Women with a high level of cardiovascular fitness at midlife may have a reduced risk for dementia years later, a Neurology study suggests.
Nearly 200 Swedish women aged 38 to 60 underwent a cycling test that measured cardiovascular fitness based on maximal exertion capacity. They were then followed for an average of 29 years, during which 23% were diagnosed with dementia (at a mean age of 80) using objective assessments that included repeated neuropsychiatric evaluations.
Compared with women who had medium cardiovascular fitness at baseline, those with high fitness levels had an 88% lower risk for dementia during follow-up. Additionally, those with high fitness were about 11 years older when they developed dementia, relative to medium-fitness women.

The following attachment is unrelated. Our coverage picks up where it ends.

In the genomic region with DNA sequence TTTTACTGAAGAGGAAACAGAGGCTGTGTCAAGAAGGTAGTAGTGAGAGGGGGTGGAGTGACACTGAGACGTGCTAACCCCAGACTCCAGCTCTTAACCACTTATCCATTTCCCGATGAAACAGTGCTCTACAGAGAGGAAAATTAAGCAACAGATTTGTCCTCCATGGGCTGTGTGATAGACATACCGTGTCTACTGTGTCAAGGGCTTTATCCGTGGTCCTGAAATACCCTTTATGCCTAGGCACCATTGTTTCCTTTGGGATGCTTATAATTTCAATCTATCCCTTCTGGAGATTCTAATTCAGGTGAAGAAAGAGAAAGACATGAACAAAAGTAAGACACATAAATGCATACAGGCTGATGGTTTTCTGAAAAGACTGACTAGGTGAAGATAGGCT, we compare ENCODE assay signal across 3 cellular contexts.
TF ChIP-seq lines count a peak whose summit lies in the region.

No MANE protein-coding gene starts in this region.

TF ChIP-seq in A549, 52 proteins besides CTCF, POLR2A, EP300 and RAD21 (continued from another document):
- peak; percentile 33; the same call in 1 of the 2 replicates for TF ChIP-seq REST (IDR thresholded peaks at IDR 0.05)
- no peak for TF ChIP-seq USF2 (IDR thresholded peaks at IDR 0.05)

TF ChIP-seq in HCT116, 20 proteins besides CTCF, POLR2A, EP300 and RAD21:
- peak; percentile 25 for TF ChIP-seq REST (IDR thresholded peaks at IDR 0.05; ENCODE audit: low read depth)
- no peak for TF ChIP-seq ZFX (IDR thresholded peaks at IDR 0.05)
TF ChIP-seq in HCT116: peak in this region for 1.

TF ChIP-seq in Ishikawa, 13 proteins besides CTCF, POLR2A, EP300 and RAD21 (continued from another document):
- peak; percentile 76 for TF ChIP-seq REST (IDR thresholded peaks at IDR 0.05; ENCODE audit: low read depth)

The researchers write, “Improved cardiovascular fitness in midlife might be a modifiable factor to delay or prevent dementia. Findings are not causal, and future research needs to focus on whether improved fitness could have positive effects on dementia risk.”
Credit to NEJM Watch
back to Blog